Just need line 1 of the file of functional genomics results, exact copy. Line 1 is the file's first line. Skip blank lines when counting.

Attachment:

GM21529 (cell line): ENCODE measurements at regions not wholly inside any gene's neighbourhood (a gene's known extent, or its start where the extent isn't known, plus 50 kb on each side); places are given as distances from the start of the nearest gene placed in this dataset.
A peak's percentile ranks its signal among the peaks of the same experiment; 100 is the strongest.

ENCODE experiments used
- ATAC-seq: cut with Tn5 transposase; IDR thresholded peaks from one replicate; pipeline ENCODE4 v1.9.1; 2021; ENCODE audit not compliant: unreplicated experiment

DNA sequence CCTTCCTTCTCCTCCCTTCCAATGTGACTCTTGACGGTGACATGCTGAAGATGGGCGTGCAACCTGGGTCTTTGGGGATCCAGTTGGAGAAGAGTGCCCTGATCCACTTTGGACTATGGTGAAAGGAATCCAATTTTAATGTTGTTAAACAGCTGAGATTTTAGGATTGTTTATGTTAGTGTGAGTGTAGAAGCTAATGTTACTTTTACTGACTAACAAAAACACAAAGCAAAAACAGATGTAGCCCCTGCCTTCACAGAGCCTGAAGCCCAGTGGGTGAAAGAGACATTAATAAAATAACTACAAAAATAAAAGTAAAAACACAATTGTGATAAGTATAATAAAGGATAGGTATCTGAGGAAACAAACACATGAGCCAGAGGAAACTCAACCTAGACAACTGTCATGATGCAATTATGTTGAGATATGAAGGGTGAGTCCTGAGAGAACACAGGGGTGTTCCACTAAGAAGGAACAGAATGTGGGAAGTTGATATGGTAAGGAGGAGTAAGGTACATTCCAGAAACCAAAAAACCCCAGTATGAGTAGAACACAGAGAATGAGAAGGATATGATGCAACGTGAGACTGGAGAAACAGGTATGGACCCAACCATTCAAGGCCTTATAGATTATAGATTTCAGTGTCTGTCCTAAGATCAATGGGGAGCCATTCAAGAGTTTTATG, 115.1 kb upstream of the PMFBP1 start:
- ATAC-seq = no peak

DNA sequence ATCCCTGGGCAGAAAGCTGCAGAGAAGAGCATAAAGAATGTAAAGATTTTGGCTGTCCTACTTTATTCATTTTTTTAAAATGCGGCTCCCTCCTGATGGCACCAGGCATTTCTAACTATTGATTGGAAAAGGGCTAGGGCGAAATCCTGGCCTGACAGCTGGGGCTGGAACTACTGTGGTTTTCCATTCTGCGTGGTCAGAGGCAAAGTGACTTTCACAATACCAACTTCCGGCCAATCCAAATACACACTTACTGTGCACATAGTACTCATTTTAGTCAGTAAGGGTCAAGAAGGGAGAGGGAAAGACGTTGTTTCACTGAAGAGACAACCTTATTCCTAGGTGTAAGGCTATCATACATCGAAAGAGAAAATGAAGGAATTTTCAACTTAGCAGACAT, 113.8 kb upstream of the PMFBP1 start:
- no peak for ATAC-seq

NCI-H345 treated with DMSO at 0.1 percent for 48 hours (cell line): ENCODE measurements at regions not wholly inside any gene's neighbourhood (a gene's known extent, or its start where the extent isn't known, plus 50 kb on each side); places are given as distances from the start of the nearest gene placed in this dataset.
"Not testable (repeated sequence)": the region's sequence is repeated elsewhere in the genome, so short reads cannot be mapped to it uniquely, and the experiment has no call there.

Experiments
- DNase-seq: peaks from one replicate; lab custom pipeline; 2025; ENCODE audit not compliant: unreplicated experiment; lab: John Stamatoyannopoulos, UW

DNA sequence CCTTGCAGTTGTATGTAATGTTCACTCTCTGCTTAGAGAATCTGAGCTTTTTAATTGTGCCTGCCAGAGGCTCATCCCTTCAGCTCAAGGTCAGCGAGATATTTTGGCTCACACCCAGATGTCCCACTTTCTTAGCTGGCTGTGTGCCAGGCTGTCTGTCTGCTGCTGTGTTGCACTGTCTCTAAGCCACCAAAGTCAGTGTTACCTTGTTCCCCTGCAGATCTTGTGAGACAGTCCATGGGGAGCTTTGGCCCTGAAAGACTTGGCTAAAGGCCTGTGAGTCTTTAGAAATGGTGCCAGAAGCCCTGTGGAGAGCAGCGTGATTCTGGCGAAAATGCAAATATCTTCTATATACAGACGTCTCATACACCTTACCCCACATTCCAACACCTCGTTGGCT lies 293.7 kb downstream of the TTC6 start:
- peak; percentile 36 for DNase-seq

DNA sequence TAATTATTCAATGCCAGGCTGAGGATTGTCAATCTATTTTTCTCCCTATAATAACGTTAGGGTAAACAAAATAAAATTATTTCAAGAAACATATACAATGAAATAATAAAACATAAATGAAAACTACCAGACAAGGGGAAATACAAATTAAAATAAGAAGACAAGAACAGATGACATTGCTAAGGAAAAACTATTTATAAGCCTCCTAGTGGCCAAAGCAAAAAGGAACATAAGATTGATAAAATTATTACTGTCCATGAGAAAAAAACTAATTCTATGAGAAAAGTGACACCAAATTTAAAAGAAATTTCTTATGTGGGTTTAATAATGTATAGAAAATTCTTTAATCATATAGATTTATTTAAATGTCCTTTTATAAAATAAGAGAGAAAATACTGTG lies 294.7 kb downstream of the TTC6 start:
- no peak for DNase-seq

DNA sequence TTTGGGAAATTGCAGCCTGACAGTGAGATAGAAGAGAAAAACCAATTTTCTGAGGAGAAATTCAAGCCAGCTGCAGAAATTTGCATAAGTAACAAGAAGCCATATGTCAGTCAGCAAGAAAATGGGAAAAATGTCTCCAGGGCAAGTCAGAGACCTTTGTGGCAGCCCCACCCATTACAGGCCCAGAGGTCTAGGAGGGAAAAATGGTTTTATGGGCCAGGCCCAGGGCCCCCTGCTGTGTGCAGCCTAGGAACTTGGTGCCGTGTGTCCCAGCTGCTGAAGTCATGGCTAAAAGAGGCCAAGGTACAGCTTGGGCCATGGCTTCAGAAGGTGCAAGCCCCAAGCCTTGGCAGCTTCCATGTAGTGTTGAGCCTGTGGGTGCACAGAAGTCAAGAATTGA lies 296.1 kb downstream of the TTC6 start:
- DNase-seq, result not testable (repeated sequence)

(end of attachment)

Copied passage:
GM21529 (cell line): ENCODE measurements at regions not wholly inside any gene's neighbourhood (a gene's known extent, or its start where the extent isn't known, plus 50 kb on each side); places are given as distances from the start of the nearest gene placed in this dataset.